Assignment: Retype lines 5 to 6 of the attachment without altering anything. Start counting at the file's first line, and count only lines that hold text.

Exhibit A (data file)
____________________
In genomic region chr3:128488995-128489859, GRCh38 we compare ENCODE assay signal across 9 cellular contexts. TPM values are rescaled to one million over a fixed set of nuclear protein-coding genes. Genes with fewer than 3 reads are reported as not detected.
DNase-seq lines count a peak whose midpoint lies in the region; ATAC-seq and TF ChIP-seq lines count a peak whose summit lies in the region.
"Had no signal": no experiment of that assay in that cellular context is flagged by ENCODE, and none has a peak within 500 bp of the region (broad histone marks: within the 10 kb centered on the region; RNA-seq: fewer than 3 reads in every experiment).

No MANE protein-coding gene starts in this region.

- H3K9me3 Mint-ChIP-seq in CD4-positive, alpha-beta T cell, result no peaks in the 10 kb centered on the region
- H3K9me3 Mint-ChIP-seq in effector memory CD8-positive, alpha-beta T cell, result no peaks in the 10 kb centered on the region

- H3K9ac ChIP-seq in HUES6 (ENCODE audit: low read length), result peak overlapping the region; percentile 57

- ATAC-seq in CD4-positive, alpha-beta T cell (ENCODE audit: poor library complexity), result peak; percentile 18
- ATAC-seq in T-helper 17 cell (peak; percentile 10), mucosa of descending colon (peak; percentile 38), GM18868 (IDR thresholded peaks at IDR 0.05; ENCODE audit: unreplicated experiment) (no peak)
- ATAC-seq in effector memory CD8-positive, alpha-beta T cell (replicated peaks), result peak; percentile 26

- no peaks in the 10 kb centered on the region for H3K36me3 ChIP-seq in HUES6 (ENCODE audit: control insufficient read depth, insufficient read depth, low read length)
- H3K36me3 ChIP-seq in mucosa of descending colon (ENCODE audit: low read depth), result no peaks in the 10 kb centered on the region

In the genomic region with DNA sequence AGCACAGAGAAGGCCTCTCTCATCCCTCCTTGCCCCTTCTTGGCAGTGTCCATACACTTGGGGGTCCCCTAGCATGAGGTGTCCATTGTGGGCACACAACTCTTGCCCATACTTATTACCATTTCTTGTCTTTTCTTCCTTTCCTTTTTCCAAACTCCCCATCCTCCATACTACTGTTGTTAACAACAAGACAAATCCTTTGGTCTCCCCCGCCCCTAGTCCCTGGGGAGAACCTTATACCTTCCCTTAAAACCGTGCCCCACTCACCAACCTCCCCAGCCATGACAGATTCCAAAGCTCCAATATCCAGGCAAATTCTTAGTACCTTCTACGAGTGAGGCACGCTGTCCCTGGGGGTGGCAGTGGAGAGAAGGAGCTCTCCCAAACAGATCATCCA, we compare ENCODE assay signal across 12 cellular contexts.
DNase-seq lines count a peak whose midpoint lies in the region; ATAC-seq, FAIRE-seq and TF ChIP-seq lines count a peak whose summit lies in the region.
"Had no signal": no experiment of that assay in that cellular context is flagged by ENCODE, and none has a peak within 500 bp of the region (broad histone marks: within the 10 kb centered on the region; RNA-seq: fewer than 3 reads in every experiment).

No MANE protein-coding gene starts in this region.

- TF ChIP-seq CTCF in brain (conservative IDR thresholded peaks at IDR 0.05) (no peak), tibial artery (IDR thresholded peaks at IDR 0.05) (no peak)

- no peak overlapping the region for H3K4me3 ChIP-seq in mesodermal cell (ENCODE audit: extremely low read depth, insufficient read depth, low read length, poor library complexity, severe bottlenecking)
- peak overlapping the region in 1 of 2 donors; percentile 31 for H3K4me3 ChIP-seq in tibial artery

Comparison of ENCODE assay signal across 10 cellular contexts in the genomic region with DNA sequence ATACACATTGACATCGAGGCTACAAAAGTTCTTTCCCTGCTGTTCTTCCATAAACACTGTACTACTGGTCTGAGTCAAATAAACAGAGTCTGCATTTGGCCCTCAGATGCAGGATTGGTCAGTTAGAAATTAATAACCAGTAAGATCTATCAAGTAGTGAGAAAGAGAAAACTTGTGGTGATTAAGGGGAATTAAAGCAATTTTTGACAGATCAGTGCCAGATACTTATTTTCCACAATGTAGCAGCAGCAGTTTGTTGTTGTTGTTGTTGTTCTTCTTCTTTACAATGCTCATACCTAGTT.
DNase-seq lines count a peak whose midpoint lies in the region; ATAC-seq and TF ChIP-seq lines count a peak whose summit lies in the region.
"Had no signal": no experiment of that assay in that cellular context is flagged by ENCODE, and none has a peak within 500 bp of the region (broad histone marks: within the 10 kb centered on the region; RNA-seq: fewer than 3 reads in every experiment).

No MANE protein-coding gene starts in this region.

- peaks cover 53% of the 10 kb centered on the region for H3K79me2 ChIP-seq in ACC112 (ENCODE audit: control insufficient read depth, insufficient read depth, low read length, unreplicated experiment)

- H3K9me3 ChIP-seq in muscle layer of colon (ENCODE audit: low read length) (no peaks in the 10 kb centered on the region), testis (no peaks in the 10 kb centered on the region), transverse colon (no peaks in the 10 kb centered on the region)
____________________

- H3K9me3 Mint-ChIP-seq in CD4-positive, alpha-beta T cell, result no peaks in the 10 kb centered on the region
- H3K9me3 Mint-ChIP-seq in effector memory CD8-positive, alpha-beta T cell, result no peaks in the 10 kb centered on the region